While it sounds like a pleasant thing, ‘Happy Tail’ can actually be a serious problem for dogs. Happy Tail refers to a generic canine condition characterized by an injury at the tip of a dog’s tail due to vigorous wagging against a particularly hard surface such as an end table or a kennel wall. Normally, the wound is rather superficial, but since it’s located at a delicate part of the body, it bleeds slightly, doesn’t heal very easily, and is even likely to recur.
Common Signs to Watch Out for
The hallmark sign of happy tail is a wound or cut at the tip of a dog’s tail. Due to the weak vascular nature of its location, as well as the exuberant wagging that takes place even right after injury, the wound is likely to start merely as a tiny cut and eventually turn into a chilling splish-splash of blood patterns. However terrifying this can be, the extent of blood Fido has lost is hardly ever dangerous. The frustrating part here is often about getting his battered tail to heal quickly and for it not to recur.
Who Are Usually At Risk
Large short-haired dogs with strong butts and long tails are commonly predisposed to happy tail. Breeds like Pit Bulls, Labrador Retrievers, Great Danes, and Greyhounds are most commonly at risk.
How to Treat Happy Tail
1. Stop the bleeding. To speed up blood coagulation as well as clotting, you need to cool the dog’s wound with an ice pack. Just be careful not to over-cool the tissues as this can result in frostbite.
2. Apply a dressing. Any kind of bandage you wish to apply has to allow your dog’s injured tail to breathe and should NOT cut off circulation. Tails are quite hard to strap up as the extra padding makes the dressing heavy; causing it to slip-up easily. However difficult this can be, never resort to the use of a heavy tape because it won’t stretch and is waterproof. Instead, try covering the tip of Fido’s tail with a syringe case or a prescription vial with drilled holes to allow ventilation. These substitutes are light and can protect the wounded tail tip from any more injury. As a matter of fact, a lot of vets use this as an alternative.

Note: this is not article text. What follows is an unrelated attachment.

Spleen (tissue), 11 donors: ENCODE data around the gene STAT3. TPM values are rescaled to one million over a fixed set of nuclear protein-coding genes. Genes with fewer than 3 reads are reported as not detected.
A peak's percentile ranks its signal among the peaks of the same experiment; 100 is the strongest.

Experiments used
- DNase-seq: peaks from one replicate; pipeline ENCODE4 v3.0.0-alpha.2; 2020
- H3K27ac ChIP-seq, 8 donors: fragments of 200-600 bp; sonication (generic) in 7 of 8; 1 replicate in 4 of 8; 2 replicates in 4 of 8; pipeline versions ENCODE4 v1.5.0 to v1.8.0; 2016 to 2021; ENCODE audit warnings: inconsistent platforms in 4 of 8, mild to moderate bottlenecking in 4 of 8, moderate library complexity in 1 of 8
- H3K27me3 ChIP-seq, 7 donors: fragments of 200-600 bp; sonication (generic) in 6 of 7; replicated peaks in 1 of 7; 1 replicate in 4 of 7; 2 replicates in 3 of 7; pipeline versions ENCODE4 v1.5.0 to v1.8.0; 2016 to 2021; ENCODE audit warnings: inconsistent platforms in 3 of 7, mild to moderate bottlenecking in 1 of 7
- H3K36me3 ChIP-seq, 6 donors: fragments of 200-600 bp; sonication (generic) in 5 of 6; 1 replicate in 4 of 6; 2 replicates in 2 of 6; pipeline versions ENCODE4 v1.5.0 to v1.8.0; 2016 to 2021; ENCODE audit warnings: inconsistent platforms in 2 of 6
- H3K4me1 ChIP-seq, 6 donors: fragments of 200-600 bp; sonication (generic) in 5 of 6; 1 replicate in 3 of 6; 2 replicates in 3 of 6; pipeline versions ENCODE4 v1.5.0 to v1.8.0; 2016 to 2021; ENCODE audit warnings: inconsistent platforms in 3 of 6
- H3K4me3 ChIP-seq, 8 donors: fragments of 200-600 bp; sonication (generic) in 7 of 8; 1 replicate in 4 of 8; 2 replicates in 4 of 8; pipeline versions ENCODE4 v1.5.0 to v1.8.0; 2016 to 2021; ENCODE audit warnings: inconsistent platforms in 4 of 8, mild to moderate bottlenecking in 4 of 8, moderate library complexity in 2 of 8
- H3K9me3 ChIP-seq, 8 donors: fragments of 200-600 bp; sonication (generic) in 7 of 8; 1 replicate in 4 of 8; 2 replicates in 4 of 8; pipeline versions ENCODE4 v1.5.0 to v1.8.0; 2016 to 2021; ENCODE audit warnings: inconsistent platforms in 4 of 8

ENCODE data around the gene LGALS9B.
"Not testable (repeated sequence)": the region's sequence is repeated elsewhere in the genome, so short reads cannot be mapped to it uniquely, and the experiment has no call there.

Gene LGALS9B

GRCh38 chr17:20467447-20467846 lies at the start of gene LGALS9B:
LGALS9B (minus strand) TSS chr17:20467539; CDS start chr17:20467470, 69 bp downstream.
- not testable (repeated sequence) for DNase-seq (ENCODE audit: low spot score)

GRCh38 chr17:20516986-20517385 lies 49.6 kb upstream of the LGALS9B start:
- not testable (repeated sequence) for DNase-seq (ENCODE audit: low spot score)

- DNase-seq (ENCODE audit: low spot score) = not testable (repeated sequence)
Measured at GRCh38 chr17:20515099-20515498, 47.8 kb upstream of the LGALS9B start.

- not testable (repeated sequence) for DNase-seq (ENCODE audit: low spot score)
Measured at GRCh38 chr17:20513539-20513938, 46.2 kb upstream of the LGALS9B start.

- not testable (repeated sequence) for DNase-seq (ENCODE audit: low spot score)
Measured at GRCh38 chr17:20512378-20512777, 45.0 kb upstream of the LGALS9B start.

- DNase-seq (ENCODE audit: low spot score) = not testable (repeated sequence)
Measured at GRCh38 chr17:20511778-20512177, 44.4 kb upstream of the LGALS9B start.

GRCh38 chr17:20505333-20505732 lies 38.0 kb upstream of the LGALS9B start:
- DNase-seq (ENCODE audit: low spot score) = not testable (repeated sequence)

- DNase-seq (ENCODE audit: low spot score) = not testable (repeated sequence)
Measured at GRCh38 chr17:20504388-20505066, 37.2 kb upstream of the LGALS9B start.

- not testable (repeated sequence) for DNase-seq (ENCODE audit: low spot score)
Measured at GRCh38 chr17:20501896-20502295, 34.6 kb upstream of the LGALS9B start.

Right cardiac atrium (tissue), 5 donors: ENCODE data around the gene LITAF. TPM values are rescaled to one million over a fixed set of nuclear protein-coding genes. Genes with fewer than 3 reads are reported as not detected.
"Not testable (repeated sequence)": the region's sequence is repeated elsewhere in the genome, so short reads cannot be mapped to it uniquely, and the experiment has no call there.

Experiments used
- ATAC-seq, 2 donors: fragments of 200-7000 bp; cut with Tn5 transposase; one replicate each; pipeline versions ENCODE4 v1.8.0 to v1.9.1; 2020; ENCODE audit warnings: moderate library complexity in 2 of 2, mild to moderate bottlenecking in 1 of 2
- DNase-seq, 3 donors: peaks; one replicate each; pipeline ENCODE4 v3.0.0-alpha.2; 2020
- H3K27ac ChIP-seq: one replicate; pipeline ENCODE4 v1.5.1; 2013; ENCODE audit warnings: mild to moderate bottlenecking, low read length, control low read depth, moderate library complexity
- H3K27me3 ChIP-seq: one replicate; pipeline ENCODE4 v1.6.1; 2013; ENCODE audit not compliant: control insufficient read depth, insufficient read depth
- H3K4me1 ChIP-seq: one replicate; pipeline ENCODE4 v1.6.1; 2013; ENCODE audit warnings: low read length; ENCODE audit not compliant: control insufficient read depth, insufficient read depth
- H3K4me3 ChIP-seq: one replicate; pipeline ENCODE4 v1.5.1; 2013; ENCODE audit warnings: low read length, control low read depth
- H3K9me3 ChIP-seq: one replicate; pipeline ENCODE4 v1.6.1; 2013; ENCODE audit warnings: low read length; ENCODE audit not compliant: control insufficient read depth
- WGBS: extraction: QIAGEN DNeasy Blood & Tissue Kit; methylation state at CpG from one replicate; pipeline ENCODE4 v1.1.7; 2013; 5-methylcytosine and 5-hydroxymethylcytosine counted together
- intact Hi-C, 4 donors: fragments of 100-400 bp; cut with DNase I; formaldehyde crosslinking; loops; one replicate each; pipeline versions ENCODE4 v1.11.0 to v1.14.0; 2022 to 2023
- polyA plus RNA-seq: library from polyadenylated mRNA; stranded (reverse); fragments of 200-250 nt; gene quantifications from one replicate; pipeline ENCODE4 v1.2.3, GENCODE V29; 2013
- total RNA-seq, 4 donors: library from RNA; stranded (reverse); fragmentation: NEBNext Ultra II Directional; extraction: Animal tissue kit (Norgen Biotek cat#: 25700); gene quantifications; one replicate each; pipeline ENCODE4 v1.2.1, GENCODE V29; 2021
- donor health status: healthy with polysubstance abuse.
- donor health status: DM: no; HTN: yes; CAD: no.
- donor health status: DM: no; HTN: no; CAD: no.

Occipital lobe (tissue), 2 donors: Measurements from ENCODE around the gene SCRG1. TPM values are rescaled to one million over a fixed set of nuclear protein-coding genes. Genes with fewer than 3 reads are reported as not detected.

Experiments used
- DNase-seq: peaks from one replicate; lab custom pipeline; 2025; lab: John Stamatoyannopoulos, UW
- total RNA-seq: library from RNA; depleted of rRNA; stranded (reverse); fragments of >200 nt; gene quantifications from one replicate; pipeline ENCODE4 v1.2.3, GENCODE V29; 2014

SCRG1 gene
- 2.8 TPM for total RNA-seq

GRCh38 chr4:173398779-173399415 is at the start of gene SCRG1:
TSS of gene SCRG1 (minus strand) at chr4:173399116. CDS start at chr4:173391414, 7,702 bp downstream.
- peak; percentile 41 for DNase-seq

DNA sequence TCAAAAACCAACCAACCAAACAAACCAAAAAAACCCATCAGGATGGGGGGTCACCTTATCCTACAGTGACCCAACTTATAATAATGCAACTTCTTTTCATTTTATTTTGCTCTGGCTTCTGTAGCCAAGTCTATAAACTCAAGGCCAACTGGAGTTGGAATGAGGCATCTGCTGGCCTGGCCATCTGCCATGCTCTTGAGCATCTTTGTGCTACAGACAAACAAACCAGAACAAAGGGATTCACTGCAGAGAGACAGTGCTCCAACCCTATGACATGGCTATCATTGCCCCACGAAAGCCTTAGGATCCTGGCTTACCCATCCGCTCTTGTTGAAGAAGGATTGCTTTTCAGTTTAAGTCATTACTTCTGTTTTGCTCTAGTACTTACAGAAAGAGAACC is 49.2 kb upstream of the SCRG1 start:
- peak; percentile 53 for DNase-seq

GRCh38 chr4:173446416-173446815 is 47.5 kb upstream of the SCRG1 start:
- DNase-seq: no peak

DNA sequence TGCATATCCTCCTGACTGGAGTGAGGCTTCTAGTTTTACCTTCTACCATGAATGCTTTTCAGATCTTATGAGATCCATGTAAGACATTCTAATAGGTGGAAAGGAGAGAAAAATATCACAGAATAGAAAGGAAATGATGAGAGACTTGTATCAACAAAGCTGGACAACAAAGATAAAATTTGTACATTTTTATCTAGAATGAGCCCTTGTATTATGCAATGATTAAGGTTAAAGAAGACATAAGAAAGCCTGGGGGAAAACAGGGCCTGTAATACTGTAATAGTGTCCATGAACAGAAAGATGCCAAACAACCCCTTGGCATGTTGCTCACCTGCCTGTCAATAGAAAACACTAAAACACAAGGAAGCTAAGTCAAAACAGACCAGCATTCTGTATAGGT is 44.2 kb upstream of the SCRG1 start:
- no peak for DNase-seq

3. Clean the wound. The moment the bleeding has been stopped, and you see some scab formation, try to clean the wound from matted hair or any debris. To keep the cut from getting infected, use prescribed oral or topical antibiotics.
If your dog’s happy tail persists, moderate amputation may be required. Nevertheless, the best solution for this condition is to help your pooch avoid happy tail in the first place. As much as possible, do not confine Fido where his tail can be struck against anything hard. During crate-training, your pooch’s kennel has to be sizable enough to keep him comfortable and at the same time prevent him from unchecked tail wagging. Because a dog’s fur protects his tail from further injury, never shave it.